On a 3-km stretch in Pokhran, speeding trains kill 42 vultures in five weeks | jaipur | Hindustan Times
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On a 3-km stretch in Pokhran, speeding trains kill 42 vultures in five weeks

The vultures were run over by trains while feeding on carcass of animals on the railway tracks in four separate incidents

jaipur Updated: Jan 04, 2018 20:54 IST
Salik Ahmad
One of the vultures that was run over by a train in Jaisalmer's Pokhran area.
One of the vultures that was run over by a train in Jaisalmer's Pokhran area.(HT Photo)

The death of 42 vultures on railway tracks in Jaisalmer’s Pokhran area in the past five weeks has raised concern among the wildlife lovers.

The vultures were run over by trains while feeding on animal carcasses on the railway tracks in four incidents, the latest happening on the railway track between Dholia and Khetolai villages of the area on Wednesday, forest officials said.

Local wildlife activists said that there are a large number of stray cattle, including camels, in the area that often get killed by the passing trains. When vultures assemble on the accident sites to feed on the dead animals, they too get killed by the running trains.

The accidents have occurred in a 3-km stretch and have killed mostly Eurasian Griffon or Cinereous vultures, both migratory vultures and listed as threatened species by the International Union for Conservation of Nature (IUCN).

“All the stray cattle from the district are brought and released in the area. In addition, there is a cow shelter nearby, which releases the cows in the open it is unable to manage,” said Radhe Shyam Bishnoi (21), member of the Akhil Bharatiya Jeev Raksha Bishnoi Sabha. The Bishnois, a community in western Rajasthan, are known for protecting animals and trees.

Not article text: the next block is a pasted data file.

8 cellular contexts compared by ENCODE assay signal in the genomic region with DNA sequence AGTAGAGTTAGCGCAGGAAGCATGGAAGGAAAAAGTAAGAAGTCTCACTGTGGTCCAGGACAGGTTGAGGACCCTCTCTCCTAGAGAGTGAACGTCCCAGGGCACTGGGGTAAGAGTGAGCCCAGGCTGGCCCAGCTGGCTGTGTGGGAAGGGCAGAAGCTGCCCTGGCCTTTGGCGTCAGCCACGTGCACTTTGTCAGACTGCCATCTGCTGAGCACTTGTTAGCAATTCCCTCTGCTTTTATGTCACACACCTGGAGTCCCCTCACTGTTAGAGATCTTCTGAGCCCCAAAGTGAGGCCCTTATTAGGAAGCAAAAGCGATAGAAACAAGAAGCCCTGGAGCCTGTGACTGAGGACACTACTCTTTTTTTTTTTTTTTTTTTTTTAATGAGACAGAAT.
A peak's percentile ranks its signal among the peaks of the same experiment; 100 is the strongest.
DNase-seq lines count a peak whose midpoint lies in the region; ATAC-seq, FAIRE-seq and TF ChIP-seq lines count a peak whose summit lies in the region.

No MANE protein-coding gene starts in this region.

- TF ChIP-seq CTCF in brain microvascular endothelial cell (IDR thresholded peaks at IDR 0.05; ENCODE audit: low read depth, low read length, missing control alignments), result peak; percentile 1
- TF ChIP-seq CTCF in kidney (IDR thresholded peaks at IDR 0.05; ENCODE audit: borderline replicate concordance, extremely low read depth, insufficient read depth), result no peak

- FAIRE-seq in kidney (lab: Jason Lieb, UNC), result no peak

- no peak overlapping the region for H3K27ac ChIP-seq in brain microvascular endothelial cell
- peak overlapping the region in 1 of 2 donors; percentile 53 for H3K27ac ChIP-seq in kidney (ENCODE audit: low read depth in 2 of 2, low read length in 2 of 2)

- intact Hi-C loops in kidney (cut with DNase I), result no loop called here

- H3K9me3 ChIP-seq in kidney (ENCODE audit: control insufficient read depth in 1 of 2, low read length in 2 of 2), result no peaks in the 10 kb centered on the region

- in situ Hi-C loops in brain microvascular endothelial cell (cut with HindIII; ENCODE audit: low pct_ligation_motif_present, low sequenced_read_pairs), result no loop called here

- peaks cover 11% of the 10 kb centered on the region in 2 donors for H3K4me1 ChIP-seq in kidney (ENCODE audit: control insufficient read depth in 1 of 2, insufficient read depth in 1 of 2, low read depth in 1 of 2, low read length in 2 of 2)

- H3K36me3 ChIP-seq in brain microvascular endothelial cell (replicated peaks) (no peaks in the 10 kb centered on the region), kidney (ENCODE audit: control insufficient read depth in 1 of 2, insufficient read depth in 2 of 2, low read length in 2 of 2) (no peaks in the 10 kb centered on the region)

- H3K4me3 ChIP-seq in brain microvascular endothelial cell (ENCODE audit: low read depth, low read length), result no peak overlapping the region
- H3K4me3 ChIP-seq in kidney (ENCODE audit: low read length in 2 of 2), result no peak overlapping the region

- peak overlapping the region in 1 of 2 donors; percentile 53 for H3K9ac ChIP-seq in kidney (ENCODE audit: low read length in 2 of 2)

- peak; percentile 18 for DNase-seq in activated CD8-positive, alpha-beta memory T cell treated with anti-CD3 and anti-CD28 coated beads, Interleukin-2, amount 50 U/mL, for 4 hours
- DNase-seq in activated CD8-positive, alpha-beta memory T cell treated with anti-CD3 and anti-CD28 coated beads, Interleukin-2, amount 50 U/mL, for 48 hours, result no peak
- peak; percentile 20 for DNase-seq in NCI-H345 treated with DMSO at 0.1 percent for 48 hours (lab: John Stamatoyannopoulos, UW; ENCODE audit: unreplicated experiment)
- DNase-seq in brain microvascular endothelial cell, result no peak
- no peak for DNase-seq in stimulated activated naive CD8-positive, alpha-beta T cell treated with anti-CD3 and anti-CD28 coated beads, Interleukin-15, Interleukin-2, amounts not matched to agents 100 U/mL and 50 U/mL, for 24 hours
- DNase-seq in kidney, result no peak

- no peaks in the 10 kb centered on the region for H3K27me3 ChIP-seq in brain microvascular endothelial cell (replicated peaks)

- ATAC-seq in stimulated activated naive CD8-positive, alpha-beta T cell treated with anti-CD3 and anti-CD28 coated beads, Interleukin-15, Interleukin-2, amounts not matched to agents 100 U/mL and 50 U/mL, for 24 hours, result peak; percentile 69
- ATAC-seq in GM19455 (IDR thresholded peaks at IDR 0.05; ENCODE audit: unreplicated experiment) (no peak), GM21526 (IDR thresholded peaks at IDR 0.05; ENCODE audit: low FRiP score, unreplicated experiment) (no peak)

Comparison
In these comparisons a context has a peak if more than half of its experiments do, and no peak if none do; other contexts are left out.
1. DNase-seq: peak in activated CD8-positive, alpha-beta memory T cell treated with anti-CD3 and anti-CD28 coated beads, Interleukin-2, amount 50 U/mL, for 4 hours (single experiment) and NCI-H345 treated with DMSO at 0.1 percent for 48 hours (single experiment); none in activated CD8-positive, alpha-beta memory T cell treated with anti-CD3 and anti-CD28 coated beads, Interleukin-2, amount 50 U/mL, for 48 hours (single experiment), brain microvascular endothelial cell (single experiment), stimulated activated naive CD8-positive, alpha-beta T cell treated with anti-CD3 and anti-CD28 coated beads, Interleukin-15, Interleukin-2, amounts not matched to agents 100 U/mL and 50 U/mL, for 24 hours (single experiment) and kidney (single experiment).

Experts said that most of the migratory vultures killed were sub-adults. “There are usually 40-50 vultures feeding on a carcass at a time, of which 10-15 have their heads buried deep in the flesh of the animal. When the train comes, those 10-15 ones are run over,” said Anil Chhangani, associate professor of environmental science at Maharaja Ganga Singh University in neighbouring Bikaner and member of IUCN.

Chhangani added that the vultures are heavy birds and their reaction time is more, as compared to other birds, which contribute to their casualties. “A vulture weighs easily between 8-12 kg. It runs for some 15-20 metres before it can take off. So the speeding trains don’t give much time to the bird to escape,” he said.

According to a census done by his team in March 2016, there are roughly 7,500 vultures in Rajasthan which include three varieties of migratory vultures and four of resident vultures. The migratory ones come mostly from Spain, Siberia, Mongolia, China, Tibet and the Himalayan region.

Chhangani also pointed out other reasons for the death of vultures at the railway tracks – the dumping ground for dead animals, which lies nearby, water holes in the area, and the grazing ground for animals through which the railway track runs. The vultures like to sit at a clear and elevated place while resting, and the railway tracks being 3-4 feet higher provide an ideal place for them where they spread their wings and bask in the sun, he added.

Meanwhile, forest and railway officials expressed their limitations at resolving the issue. “We have written to the railway officials several times to keep the track clear, but they have not acted so far. We have removed carcasses ourselves at times, but we do not have the resources to clean the track every day,” said Brij Mohan Gupta, assistant conservator of forest, Pokhran.

Railway officials, on the other hand, said that the tracks are cleared by their gangmen regularly. “We have instructed our men to throw the carcasses as far as possible from the tracks. But they can’t throw it on private land or beyond the railway land,” said Gopal Sharma, senior public relations officer, North Western Railway, Jodhpur.